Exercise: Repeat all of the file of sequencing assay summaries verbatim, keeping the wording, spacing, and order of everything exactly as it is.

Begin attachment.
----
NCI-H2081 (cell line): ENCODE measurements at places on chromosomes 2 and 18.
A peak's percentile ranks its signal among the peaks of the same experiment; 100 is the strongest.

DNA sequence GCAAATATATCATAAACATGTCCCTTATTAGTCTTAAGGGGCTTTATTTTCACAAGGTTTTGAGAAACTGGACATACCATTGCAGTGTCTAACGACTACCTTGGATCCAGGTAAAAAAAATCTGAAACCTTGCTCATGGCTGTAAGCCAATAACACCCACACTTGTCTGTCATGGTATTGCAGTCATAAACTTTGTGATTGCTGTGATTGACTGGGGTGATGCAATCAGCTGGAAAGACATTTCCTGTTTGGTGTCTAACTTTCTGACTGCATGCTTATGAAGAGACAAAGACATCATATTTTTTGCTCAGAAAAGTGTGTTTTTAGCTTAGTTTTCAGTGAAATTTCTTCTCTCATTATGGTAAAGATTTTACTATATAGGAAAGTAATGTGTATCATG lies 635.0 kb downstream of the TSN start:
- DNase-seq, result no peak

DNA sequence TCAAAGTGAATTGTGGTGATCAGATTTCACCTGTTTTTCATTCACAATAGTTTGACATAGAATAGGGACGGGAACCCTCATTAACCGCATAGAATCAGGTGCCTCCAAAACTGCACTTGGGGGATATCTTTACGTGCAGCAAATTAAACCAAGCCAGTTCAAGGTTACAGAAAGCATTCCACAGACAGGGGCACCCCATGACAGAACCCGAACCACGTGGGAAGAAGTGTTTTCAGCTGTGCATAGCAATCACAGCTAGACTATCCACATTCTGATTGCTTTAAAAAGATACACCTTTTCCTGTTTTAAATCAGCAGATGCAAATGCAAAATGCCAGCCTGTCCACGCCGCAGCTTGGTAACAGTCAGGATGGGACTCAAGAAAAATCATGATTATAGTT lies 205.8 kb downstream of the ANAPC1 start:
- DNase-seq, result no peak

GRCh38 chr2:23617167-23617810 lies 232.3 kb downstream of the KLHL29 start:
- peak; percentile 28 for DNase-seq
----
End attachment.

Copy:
NCI-H2081 (cell line): ENCODE measurements at places on chromosomes 2 and 18.
A peak's percentile ranks its signal among the peaks of the same experiment; 100 is the strongest.

DNA sequence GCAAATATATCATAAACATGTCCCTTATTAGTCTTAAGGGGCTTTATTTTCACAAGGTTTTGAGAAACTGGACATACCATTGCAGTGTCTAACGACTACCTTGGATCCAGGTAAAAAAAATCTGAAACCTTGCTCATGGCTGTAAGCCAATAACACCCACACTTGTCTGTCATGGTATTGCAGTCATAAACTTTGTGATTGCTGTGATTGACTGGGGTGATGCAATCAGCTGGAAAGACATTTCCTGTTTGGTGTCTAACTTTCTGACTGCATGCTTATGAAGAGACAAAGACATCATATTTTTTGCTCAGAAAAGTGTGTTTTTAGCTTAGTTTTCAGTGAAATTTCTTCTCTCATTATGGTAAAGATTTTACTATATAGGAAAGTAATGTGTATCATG lies 635.0 kb downstream of the TSN start:
- DNase-seq, result no peak

DNA sequence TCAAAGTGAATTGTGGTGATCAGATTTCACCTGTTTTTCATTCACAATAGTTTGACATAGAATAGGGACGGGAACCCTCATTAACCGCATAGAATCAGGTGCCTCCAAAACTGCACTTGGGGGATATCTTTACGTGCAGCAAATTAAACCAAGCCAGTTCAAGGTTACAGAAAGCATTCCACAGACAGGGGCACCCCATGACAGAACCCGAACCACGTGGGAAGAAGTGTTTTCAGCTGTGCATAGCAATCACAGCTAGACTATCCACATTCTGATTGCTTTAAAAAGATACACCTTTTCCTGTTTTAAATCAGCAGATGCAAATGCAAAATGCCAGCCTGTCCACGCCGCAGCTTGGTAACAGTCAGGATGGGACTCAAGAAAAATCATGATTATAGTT lies 205.8 kb downstream of the ANAPC1 start:
- DNase-seq, result no peak

GRCh38 chr2:23617167-23617810 lies 232.3 kb downstream of the KLHL29 start:
- peak; percentile 28 for DNase-seq